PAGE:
Luke Vibert : Chicago, Detroit, Redruth

Luke Vibert’s career continues on with the new album, Chicago, Detroit, Redruth. I say continues because it feels very much as if the music on Vibert’s new album propagates itself like an electromagnetic wave. Melodies build off of each other, interfere with the base rhythm to create new ones, and oscillate frequencies up and down and up and down and up and down, bringing me to a place called eternity, which is actually much more common than typically admitted. It is a place arrived upon when traveling along tunes like Vibert’s for any prolonged amount of time. As each tune cultivates itself in a rhythmic soil so rife with invention as Vibert’s, the winding beanstalk rhapsody runs itself upward, growing, growing, growing, way past any kingdom of any giant, growing, growing still, and as I’m riding along it as it grows to eternity, I ask myself, “Where the fuck is this thing going?”

When listening to Vibert’s music, it is a very silly question to ask, as if I could know a song’s end before I get there. It is also silly because there are so many ends, little melodic tendrils and tributaries that branch off the trunk of this beanstalk and grow out to some end, but when holding onto the fast growing trunk of any song, these ends disappear from my view too quickly to notice. Sometimes I find myself wondering if the beanstalk I’m on hasn’t already grown itself to some end, some other song since starting a long time ago and I didn’t even notice. That is the place called eternity that seems so commonplace on Vibert’s new album.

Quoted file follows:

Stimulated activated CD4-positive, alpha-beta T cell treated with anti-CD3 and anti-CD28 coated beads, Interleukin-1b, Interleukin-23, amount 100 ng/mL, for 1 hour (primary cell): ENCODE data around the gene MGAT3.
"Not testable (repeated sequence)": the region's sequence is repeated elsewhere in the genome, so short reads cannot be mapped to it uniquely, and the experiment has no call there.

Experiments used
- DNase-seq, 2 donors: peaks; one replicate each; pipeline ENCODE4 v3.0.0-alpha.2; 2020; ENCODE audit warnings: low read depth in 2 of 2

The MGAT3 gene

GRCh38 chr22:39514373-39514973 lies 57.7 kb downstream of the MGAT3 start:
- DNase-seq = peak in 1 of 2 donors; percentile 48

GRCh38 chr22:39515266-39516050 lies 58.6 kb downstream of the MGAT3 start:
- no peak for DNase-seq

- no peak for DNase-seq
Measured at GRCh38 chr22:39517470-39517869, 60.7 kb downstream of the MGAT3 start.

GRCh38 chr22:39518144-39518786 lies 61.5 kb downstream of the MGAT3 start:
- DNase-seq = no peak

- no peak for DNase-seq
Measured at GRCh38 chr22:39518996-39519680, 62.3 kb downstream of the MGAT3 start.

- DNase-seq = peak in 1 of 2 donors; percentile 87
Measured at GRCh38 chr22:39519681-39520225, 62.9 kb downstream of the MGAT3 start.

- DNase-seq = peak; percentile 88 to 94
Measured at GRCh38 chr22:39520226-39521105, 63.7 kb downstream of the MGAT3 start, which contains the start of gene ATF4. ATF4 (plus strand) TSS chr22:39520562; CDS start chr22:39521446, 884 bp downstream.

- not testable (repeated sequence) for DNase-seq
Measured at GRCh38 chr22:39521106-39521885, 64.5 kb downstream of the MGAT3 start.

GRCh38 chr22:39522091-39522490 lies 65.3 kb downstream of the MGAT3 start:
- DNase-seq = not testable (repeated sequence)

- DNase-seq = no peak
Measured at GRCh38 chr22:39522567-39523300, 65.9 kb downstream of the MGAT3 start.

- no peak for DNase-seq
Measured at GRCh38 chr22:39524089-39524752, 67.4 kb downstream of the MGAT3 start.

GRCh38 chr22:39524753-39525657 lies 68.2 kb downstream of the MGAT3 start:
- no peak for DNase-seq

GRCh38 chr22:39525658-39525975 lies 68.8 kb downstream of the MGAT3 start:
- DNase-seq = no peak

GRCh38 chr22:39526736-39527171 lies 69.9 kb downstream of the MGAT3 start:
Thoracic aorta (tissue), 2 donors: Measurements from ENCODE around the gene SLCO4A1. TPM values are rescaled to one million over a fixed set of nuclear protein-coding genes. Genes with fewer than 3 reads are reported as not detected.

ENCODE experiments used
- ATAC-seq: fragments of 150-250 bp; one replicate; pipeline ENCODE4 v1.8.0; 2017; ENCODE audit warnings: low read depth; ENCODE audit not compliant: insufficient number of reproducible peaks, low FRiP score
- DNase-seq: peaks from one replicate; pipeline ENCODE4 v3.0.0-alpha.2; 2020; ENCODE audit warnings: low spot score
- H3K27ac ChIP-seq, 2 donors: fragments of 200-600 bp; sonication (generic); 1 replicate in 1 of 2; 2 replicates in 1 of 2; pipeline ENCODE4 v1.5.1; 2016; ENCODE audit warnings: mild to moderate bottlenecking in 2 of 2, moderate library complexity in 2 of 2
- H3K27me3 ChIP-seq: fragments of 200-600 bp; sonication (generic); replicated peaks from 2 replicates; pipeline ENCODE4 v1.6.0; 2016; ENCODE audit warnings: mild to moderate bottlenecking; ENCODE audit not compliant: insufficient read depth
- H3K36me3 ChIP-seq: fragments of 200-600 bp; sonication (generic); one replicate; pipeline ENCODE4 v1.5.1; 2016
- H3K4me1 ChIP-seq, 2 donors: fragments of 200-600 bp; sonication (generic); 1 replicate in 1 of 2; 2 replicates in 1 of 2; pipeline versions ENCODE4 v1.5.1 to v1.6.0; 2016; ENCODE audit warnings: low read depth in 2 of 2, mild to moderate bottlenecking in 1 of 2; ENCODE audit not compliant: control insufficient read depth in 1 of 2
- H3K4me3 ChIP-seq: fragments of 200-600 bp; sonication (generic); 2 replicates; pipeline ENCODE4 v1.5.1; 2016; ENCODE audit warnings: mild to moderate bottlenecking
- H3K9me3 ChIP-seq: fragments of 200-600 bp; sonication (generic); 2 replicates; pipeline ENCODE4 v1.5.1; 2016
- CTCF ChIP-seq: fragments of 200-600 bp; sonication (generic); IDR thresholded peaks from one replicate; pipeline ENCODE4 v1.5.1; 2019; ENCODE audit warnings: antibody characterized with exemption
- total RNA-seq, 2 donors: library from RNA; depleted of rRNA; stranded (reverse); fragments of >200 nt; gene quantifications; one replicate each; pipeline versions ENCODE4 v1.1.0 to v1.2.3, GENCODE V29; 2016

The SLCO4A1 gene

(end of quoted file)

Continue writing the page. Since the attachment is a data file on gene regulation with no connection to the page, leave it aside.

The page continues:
These songs do follow some particular patterns though. More than one song follows a very wave-like cadence in all of its melodies, the sounds reaching to high frequencies, then dipping low in droning sounds, and back up and down and up and down and up and down and up and down and…

With this sort of determinism in some of the songs, I could do more than listen, but observe the song like a scientist. I could see how certain melodies sounded high and low and places in between, contrast and compare, because, well, why not?

The standout track on Chicago, Detroit, Redruth is “Argument Fly.” All of the melodies in the song sort of corrode, melt into each other and putrify, one of the reasons why I thought the track was called “Rotting Flesh Bags” and not “Argument Fly.” Any sense of awareness about the song, any innocent thought of “I know what’s going on,” quickly rots into the mess that’s created in “Argument Fly,” and becomes mired in it all, thoughts unable to escape like a mammoth in tar pits.

Similar Albums:
Wagon Christ – Tally Ho!
Kid Loco – A Grand Love Story
Daedelus – Denies The Day’s Demise

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Luke Vibert - Chicago, Detroit, Redruth

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